If you set the filtered_content field to something, then you are essentially disabling that whole part of the plugin and breaking it.
The filtered_content field is used to hold the content of the post after it has passed through the_content filters. If you're setting this, and thus not running the_content filters, then it's your plugin which is written incorrectly, not mine.
Basically, you're either using a filter or a shortcode in a way that produces side-effects, which cause a non-repeatable action to occur.
SFC intentionally processes the content early, in the header. This is because it needs to get the complete HTML of the post to work with. So it calls the_content filter on the post's content. This causes all other plugins and shortcode systems and everything else to run across the post content, and then return it, as text, to the plugin. This is a correct use of filters.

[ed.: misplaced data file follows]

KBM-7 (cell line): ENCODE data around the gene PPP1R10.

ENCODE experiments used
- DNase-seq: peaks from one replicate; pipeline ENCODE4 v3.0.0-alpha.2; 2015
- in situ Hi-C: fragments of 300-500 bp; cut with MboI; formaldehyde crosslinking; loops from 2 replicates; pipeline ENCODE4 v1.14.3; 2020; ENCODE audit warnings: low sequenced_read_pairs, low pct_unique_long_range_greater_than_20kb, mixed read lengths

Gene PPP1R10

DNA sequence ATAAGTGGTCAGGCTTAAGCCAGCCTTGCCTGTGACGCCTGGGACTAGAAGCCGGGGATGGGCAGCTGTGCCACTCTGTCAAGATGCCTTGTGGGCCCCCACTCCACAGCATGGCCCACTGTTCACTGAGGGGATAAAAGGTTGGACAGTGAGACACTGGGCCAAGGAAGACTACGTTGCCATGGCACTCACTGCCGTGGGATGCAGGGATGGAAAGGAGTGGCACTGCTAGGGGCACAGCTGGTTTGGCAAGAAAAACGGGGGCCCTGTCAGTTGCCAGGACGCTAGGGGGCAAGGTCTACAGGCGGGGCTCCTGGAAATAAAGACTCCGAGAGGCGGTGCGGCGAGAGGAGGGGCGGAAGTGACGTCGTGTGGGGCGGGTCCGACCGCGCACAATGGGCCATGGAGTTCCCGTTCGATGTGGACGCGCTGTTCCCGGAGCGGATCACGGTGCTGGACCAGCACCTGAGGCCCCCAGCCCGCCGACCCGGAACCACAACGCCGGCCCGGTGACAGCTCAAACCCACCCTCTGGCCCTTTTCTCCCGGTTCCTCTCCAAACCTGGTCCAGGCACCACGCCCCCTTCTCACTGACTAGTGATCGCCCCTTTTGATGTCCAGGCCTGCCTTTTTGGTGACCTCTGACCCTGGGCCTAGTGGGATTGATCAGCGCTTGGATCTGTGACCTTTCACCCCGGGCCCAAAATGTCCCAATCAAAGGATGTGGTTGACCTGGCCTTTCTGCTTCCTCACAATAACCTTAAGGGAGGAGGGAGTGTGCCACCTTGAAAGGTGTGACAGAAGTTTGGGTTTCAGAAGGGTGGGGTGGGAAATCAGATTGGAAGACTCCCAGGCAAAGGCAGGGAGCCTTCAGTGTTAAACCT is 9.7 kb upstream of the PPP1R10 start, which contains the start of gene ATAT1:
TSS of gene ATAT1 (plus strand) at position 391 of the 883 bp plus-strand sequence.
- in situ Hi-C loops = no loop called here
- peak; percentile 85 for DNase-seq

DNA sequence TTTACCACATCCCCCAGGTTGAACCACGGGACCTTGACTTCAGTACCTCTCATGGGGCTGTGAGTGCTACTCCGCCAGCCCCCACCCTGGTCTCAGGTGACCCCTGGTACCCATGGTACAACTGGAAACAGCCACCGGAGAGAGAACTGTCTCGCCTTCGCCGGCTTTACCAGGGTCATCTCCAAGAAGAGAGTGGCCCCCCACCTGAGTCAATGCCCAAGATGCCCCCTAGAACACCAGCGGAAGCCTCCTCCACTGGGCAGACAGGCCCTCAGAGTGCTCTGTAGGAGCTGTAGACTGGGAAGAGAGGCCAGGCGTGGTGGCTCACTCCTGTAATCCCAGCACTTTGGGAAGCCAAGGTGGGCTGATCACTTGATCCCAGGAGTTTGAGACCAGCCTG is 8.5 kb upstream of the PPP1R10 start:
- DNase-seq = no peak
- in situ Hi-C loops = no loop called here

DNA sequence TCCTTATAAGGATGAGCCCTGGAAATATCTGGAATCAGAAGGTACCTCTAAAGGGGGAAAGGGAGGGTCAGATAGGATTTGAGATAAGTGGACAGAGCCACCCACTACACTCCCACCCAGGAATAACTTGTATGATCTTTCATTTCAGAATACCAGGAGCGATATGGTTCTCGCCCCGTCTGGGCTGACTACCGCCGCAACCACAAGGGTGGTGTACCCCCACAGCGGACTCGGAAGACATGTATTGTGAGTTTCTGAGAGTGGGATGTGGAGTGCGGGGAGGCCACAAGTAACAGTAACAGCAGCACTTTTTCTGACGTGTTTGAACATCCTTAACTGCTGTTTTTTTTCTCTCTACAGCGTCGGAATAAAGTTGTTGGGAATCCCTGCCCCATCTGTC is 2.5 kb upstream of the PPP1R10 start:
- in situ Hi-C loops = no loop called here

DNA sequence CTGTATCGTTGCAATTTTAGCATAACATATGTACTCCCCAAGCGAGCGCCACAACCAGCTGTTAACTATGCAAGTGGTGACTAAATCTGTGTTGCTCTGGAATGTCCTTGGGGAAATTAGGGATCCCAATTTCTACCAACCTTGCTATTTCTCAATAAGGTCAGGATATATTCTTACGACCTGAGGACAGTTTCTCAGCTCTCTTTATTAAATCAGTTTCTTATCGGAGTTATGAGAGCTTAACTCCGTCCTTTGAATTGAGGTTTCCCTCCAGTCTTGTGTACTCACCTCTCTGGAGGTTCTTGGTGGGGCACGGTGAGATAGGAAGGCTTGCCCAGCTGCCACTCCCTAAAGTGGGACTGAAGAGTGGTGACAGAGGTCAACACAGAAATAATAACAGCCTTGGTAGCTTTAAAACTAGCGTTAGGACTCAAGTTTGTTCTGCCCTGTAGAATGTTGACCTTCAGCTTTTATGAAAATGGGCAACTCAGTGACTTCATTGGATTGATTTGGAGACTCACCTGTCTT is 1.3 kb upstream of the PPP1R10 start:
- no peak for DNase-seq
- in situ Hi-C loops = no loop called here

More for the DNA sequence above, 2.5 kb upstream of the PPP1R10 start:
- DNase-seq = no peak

However, your plugin, in some manner, is doing something more than just filtering the content. You're using a filter (or shortcode) function to take some other action outside the scope of "filtering".
Filters filter. Actions take action. That's why we have two entirely different things in WordPress for them. Actions and filters are NOT the same thing, and when you take an action from inside a filter function (or a shortcode) you end up with bad results when somebody is calling filters in places you're not expecting them to be called.
The fix to your code is more complex than adding something which breaks my code. Your code is broken on a more fundamental level, in that you're using a filter function wrong, somehow, somewhere.
Note that shortcodes are a type of filter. They receive the shortcode and text it contains, and they are expected to return replacement text. They are thus filters, by definition, and should not create any side-effects either.